In any case, these results need to be interpreted cautiously because additional analyses that include only diagnostically pure samples (ie, composed of only participants with autistic disorder or only those with Asperger disorder) revealed no statistically significant age effects. This finding could be indicative of insufficient statistical power to examine age-related effects.
The main strengths of this study are the unbiased inclusion of published and unpublished studies, even if their results were negative (ie, when no significant differences between participants with ASD and controls were found) and the use of novel voxel-wise meta-analytic methods.27,28 The online database containing all the data and methodologic details from every study included in this meta-analysis will be a useful resource. It is important to highlight several limitations of this study, some of which are inherent to all meta-analytical approaches. First, despite our attempts to include as many unpublished VBM studies as possible, the possibility of publication bias cannot be entirely ruled out. Second, voxel-based meta-analyses are based on summarized (ie, coordinates from published studies) rather than raw data, which may result in less accurate results.16 However, obtaining the raw images from the original studies is logistically difficult. Third, although our method provides excellent control for false-positive results, it is more difficult to completely avoid false-negative results. Fourth, our comparison of results from groups with autistic disorder vs Asperger disorder may be limited by the method and accuracy of the specific diagnoses in the contributing studies; it can be extremely hard, for example, to obtain reliable developmental history (eg, age of first words and phrases) from parents of adults. Fifth, studies retrieved were generally homogeneous in terms of sex (predominantly male), IQ (mostly high functioning), and age (predominantly adults and adolescents), which may not represent the entire autistic spectrum. For example, in the general population, approximately 60% of all participants with ASD have an IQ below 70.2 Therefore, the current results may not generalize to female participants, those with an IQ below 70, or younger patients with ASD.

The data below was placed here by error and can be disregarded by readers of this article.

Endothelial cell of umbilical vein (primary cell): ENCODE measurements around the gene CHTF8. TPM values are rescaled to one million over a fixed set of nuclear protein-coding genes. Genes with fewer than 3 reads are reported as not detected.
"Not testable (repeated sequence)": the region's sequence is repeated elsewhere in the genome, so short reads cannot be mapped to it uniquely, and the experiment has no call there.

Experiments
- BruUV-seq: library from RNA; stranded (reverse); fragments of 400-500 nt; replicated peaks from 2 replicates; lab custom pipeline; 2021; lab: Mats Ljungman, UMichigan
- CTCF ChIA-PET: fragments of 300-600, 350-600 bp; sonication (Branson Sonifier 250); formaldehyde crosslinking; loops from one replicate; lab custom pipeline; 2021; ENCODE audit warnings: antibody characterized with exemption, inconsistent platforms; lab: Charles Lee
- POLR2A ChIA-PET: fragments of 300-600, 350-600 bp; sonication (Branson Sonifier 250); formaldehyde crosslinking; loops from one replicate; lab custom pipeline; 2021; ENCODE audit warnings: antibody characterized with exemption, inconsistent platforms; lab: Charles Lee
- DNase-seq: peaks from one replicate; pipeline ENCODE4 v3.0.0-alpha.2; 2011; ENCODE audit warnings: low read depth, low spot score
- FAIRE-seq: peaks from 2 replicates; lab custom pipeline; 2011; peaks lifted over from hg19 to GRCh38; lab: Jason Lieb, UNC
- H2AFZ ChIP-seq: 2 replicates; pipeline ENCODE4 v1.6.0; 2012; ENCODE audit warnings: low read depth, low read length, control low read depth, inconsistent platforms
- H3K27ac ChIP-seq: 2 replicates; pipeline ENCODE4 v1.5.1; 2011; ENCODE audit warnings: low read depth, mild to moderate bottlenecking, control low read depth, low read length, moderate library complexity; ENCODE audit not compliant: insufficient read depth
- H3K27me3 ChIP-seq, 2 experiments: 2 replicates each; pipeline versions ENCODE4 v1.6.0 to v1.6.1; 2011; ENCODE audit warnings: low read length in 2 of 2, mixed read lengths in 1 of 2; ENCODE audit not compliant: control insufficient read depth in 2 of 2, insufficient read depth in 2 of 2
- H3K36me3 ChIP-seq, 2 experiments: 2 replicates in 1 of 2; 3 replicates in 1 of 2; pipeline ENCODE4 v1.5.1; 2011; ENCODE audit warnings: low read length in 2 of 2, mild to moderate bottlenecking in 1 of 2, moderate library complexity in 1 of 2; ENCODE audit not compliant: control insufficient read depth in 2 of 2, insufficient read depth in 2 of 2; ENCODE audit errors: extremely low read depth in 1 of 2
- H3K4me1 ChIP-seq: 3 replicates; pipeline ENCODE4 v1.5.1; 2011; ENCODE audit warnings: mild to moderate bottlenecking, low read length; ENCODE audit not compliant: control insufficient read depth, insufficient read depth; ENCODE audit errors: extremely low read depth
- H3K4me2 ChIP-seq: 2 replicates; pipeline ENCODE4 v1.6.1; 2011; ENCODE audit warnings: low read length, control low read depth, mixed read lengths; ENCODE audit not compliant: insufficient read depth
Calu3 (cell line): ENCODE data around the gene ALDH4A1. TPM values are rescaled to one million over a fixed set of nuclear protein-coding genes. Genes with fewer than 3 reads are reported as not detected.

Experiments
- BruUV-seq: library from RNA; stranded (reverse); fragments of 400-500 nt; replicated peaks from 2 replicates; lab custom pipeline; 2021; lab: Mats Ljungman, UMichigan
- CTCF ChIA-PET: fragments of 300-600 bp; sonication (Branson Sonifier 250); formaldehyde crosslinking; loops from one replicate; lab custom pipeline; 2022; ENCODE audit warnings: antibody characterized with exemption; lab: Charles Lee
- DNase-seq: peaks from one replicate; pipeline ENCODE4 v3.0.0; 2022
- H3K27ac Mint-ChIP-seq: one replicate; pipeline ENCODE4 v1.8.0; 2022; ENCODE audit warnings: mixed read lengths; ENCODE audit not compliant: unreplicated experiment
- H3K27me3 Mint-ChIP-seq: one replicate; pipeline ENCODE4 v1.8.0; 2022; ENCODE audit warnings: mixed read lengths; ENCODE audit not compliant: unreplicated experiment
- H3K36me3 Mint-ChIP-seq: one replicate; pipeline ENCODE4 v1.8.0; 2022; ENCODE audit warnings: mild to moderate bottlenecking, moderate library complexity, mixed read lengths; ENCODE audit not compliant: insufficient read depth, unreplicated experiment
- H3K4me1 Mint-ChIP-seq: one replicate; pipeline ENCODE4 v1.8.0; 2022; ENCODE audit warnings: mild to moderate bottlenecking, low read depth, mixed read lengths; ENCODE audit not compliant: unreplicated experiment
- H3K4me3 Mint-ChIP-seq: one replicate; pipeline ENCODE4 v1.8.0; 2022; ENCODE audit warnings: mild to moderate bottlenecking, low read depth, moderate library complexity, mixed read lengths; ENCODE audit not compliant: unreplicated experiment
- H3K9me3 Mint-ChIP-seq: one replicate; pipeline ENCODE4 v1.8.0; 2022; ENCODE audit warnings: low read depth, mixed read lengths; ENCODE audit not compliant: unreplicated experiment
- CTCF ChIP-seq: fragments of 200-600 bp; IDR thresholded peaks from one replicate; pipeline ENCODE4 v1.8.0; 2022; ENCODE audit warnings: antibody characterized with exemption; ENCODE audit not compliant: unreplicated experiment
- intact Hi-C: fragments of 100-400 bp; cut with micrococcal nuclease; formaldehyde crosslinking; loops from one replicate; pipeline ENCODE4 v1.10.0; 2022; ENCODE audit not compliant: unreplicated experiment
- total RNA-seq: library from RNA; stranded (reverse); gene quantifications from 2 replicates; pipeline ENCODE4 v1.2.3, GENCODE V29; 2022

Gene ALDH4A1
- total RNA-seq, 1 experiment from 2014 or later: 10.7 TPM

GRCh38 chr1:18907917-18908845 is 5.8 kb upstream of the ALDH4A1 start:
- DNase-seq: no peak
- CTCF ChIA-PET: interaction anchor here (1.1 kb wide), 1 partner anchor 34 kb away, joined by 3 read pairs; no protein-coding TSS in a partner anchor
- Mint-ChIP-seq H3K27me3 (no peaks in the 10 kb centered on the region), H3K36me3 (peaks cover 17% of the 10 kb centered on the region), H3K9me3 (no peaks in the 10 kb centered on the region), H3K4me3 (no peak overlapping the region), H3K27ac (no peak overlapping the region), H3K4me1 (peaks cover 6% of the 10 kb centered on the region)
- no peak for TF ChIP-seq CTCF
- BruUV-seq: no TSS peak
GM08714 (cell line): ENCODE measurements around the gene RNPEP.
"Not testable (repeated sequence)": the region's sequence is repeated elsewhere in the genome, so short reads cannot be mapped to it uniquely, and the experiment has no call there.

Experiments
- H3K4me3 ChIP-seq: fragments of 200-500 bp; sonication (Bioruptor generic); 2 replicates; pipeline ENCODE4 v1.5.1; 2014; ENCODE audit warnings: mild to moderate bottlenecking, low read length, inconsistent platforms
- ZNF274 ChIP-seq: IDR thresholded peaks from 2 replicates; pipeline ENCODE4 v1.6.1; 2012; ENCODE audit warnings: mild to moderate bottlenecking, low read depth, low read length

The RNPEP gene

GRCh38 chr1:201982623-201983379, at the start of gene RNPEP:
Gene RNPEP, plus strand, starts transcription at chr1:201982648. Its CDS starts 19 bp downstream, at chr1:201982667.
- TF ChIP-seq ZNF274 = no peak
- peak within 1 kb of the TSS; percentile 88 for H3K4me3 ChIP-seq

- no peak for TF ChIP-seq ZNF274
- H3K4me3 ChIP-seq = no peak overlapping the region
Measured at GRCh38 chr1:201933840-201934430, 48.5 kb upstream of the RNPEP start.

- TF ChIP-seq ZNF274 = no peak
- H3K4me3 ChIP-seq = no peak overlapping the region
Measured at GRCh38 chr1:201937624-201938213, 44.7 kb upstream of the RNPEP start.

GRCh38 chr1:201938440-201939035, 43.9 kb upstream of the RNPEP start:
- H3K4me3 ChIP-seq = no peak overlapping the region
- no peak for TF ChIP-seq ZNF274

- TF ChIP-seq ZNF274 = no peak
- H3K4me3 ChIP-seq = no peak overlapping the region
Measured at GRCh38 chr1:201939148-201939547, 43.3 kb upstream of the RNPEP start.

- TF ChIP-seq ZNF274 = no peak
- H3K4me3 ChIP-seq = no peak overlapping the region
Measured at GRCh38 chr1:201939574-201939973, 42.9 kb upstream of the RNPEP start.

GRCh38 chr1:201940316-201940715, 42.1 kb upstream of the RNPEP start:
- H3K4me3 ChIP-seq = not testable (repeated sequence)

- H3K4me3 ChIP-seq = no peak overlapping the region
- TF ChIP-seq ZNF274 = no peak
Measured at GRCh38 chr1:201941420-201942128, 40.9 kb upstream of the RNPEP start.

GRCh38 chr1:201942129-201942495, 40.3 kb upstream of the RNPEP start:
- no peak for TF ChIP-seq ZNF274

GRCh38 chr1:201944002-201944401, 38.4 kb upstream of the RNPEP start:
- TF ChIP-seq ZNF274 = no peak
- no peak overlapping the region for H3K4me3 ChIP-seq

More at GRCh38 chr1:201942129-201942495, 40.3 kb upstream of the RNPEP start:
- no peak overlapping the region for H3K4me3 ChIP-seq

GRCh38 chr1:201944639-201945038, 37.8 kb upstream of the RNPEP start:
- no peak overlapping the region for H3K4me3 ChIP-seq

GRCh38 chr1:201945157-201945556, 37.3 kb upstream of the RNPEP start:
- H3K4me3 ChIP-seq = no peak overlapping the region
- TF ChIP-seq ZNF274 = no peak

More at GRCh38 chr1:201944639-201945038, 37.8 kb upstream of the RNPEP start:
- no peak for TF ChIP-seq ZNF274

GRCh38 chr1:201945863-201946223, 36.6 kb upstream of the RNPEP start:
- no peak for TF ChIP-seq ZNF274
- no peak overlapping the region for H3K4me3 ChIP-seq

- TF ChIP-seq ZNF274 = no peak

In conclusion, our meta-analysis provides a quantitative summary of VBM studies in ASD and helps resolve some of the relatively inconsistent results in this literature. Abnormalities in bilateral amygdala-hippocampus, precuneus, and left prefrontal areas in ASD are all indicative of a dysfunctional network of social brain regions and consistent with the defining features of this sociocommunicative disorder. In addition, our results suggest common structural abnormalities between high-functioning autistic disorder and Asperger disorder, which support the proposal of a single category of ASD in the DSM-5.
Correspondence: David Mataix-Cols, PhD, PO Box 69, Department of Psychosis Studies, Institute of Psychiatry, King's College London, De Crespigny Park, London SE5 8AF, England (David.Mataix-Cols@kcl.ac.uk).
Submitted for Publication: July 27, 2010; final revision received November 2, 2010; accepted November 14, 2010.
Financial Disclosure: None reported.
Previous Presentation: Part of this work was presented at the 16th Annual Meeting of the Organization for Human Brain Mapping; June 10, 2010; Barcelona, Spain.
Additional Contributions: We thank all the authors of the included studies, particularly Antonio Youssef Hardan, MD, and Christine Ecker, PhD, for sharing their unpublished data for inclusion in this meta-analysis.